The visualisations on the MPT use modelled estimates, but meningitis and pathogen specific surveillance systems also exist which serve the purpose of identifying outbreaks in higher risk areas and for monitoring vaccine efficacy.
The following provides further reading on meningitis surveillance and improving surveillance data:
Major meningitis efforts surveillance
WHO – Meningitis Weekly Bulletin - https://www.who.int/immunization/monitoring_surveillance/burden/laboratory/IBVPD/en/
MenAfrinet - http://www.menafrinet.org/en-us/
WHO Invasive Bacterial Vaccine Preventable Diseases Laboratory Network - https://www.who.int/immunization/monitoring_surveillance/burden/laboratory/IBVPD/en
Surveillance in the meningitis belt - Lingani, C., et al., Meningococcal Meningitis Surveillance in the African Meningitis Belt, 2004-2013. Clin Infect Dis, 2015. 61 Suppl 5: p. S410-5. - https://www.ncbi.nlm.nih.gov/pmc/articles/PMC4639499/
WHO Vaccine Preventable Diseases Surveillance Standards - https://www.who.int/immunization/monitoring_surveillance/burden/vpd/standards/en/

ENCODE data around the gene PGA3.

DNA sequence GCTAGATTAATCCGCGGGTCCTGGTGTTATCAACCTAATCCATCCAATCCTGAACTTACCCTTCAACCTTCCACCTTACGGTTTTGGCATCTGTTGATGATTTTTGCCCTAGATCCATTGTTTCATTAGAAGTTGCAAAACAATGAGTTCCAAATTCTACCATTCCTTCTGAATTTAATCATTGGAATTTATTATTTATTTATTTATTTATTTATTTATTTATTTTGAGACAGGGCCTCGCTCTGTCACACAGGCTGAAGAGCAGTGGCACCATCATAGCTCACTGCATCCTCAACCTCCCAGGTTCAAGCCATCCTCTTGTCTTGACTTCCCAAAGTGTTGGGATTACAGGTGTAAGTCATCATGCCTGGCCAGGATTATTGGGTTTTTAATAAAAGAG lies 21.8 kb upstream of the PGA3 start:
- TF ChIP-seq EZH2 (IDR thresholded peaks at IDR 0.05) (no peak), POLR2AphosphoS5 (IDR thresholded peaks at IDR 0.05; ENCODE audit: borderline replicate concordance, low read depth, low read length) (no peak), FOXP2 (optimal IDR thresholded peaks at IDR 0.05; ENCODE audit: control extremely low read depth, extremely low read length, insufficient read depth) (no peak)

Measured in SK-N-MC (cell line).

Improving death registration
How can we accelerate progress on civil registration and vital statistics - https://www.ncbi.nlm.nih.gov/pmc/articles/PMC5872022/
Estimating meningitis deaths
In countries with no national death registration systems, death estimates are based largely on modelled data using verbal autopsy as the primary data source. Verbal autopsy involves interviewing individuals close to the deceased as a way of identifying a cause of death. This means that verbal autopsy cannot accurately distinguish between diseases which have similar symptoms and cannot identity which pathogen caused an infectious death.
The Child Health and Mortality Prevention Surveillance (CHAMPS) Network has been established in areas Sub-saharan Africa and South Asia where infant mortality is very high and there are no national death registration systems to better understand the causes of death of children under 5 in these regions. - https://champshealth.org/
Genomic surveillance of meningitis
Global Meningococcal Genome Library - https://pubmlst.org/projects/gmgl
Rodgers, E., et al., 2020. The global meningitis genome partnership. Journal of Infection, 81(4), pp.510-520.
Retchless, A.C., et al., 2019. Toward a global genomic epidemiology of meningococcal disease. The Journal of infectious diseases, 220(Supplement_4), pp.S266-S273.
Rodrigues, C.M. and Maiden, M.C., 2018. A world without bacterial meningitis: how genomic epidemiology can inform vaccination strategy. F1000Research, 7.